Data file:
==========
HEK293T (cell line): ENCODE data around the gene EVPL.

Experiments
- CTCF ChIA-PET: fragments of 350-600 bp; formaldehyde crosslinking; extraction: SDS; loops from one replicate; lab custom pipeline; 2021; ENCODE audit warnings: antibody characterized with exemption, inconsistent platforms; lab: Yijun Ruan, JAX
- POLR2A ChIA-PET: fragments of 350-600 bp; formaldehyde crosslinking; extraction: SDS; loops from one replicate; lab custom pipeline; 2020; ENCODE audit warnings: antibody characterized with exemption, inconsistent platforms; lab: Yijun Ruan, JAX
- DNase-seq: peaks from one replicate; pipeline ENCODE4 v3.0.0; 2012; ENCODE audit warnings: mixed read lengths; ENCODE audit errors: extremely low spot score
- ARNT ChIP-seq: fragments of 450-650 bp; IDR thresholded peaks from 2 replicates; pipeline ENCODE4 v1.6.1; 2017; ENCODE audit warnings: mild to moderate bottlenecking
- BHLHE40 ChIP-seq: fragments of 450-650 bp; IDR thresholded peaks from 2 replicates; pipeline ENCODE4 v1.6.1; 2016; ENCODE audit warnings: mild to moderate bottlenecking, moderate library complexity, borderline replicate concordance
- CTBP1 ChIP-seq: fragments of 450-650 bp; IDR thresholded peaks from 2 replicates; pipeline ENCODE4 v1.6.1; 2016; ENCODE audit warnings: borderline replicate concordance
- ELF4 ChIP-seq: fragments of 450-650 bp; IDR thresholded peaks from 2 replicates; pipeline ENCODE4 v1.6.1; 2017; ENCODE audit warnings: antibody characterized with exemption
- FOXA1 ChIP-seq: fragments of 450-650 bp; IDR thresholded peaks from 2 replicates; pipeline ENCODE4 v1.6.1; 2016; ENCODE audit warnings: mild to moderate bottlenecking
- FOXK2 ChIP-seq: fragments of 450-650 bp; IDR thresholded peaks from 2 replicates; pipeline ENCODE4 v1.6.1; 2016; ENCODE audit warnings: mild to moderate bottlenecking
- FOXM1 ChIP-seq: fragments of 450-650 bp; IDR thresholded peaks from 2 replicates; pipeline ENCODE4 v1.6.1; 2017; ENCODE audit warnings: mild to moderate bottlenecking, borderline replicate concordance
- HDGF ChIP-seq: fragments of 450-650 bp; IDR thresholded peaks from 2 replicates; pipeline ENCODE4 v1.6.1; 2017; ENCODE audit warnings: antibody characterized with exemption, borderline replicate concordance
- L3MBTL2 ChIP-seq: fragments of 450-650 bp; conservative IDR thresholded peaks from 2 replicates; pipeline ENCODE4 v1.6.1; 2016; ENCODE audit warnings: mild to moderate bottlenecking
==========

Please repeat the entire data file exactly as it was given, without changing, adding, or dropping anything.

HEK293T (cell line): ENCODE data around the gene EVPL.

Experiments
- CTCF ChIA-PET: fragments of 350-600 bp; formaldehyde crosslinking; extraction: SDS; loops from one replicate; lab custom pipeline; 2021; ENCODE audit warnings: antibody characterized with exemption, inconsistent platforms; lab: Yijun Ruan, JAX
- POLR2A ChIA-PET: fragments of 350-600 bp; formaldehyde crosslinking; extraction: SDS; loops from one replicate; lab custom pipeline; 2020; ENCODE audit warnings: antibody characterized with exemption, inconsistent platforms; lab: Yijun Ruan, JAX
- DNase-seq: peaks from one replicate; pipeline ENCODE4 v3.0.0; 2012; ENCODE audit warnings: mixed read lengths; ENCODE audit errors: extremely low spot score
- ARNT ChIP-seq: fragments of 450-650 bp; IDR thresholded peaks from 2 replicates; pipeline ENCODE4 v1.6.1; 2017; ENCODE audit warnings: mild to moderate bottlenecking
- BHLHE40 ChIP-seq: fragments of 450-650 bp; IDR thresholded peaks from 2 replicates; pipeline ENCODE4 v1.6.1; 2016; ENCODE audit warnings: mild to moderate bottlenecking, moderate library complexity, borderline replicate concordance
- CTBP1 ChIP-seq: fragments of 450-650 bp; IDR thresholded peaks from 2 replicates; pipeline ENCODE4 v1.6.1; 2016; ENCODE audit warnings: borderline replicate concordance
- ELF4 ChIP-seq: fragments of 450-650 bp; IDR thresholded peaks from 2 replicates; pipeline ENCODE4 v1.6.1; 2017; ENCODE audit warnings: antibody characterized with exemption
- FOXA1 ChIP-seq: fragments of 450-650 bp; IDR thresholded peaks from 2 replicates; pipeline ENCODE4 v1.6.1; 2016; ENCODE audit warnings: mild to moderate bottlenecking
- FOXK2 ChIP-seq: fragments of 450-650 bp; IDR thresholded peaks from 2 replicates; pipeline ENCODE4 v1.6.1; 2016; ENCODE audit warnings: mild to moderate bottlenecking
- FOXM1 ChIP-seq: fragments of 450-650 bp; IDR thresholded peaks from 2 replicates; pipeline ENCODE4 v1.6.1; 2017; ENCODE audit warnings: mild to moderate bottlenecking, borderline replicate concordance
- HDGF ChIP-seq: fragments of 450-650 bp; IDR thresholded peaks from 2 replicates; pipeline ENCODE4 v1.6.1; 2017; ENCODE audit warnings: antibody characterized with exemption, borderline replicate concordance
- L3MBTL2 ChIP-seq: fragments of 450-650 bp; conservative IDR thresholded peaks from 2 replicates; pipeline ENCODE4 v1.6.1; 2016; ENCODE audit warnings: mild to moderate bottlenecking